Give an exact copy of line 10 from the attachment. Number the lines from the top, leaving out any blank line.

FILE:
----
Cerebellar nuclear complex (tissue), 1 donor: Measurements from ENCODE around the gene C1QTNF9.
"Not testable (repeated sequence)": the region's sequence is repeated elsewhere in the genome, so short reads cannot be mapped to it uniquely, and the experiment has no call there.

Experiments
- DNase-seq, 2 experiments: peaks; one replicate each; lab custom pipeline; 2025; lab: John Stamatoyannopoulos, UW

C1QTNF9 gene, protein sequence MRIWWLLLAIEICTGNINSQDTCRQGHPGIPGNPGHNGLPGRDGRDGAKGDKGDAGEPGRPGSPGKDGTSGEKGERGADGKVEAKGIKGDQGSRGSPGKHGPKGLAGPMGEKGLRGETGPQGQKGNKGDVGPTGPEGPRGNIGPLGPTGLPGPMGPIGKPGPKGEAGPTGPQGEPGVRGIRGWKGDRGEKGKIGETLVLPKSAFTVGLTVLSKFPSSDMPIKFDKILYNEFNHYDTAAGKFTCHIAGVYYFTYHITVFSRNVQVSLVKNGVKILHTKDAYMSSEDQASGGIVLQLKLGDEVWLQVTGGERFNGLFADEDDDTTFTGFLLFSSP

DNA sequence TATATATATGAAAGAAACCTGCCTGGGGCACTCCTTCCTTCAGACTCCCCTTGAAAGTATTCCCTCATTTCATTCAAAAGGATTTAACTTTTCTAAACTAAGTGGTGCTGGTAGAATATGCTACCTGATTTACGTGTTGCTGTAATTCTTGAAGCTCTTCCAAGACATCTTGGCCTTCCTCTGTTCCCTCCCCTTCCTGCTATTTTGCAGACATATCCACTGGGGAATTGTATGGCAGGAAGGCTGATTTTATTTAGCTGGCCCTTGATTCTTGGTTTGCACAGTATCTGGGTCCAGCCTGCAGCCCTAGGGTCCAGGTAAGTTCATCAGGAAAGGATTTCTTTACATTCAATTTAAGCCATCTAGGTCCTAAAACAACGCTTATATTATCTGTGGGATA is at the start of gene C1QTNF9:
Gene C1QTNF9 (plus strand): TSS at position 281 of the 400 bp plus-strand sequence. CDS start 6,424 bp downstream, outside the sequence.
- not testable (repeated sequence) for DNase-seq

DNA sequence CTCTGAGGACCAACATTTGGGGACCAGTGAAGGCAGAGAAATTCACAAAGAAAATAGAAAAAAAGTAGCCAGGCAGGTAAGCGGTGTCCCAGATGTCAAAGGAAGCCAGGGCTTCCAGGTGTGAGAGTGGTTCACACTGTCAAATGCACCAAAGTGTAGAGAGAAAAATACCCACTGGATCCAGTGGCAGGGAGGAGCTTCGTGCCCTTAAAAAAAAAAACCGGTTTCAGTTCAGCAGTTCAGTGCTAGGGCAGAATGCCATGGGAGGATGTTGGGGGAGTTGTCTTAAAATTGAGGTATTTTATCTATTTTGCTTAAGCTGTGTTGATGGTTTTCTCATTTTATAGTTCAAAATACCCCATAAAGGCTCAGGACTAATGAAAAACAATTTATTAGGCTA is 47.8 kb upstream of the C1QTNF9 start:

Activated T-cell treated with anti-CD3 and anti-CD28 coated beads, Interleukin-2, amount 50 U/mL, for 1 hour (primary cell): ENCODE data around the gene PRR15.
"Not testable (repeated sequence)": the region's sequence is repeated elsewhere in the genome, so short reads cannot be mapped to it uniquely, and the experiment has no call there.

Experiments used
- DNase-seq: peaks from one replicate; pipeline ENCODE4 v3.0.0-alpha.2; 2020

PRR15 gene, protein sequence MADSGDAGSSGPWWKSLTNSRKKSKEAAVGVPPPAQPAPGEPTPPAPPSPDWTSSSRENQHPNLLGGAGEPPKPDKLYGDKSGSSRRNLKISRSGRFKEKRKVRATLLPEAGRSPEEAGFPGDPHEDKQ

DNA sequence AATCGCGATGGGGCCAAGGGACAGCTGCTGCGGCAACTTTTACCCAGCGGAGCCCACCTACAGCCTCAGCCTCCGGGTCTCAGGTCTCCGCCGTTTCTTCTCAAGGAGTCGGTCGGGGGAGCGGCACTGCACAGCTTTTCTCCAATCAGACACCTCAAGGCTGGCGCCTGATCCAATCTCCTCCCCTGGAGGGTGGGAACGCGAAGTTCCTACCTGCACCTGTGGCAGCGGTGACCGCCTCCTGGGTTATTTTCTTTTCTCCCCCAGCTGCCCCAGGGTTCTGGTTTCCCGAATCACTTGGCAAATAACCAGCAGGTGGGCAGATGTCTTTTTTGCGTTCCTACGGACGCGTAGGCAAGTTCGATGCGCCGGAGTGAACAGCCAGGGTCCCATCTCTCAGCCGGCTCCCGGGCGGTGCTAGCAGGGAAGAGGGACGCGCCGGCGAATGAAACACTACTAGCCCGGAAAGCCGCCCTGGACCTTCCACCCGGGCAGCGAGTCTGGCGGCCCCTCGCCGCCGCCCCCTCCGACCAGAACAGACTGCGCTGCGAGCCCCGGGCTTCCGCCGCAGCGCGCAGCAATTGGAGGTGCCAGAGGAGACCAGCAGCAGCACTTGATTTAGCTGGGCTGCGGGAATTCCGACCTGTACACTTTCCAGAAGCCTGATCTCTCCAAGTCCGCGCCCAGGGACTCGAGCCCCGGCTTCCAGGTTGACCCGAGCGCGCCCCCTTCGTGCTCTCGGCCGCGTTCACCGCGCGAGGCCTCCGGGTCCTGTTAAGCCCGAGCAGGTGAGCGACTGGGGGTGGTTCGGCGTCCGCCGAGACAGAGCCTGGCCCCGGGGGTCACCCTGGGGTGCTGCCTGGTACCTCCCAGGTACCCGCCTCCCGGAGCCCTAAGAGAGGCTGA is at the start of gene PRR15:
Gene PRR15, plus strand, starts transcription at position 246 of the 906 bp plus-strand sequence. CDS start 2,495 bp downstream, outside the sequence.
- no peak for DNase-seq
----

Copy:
Activated T-cell treated with anti-CD3 and anti-CD28 coated beads, Interleukin-2, amount 50 U/mL, for 1 hour (primary cell): ENCODE data around the gene PRR15.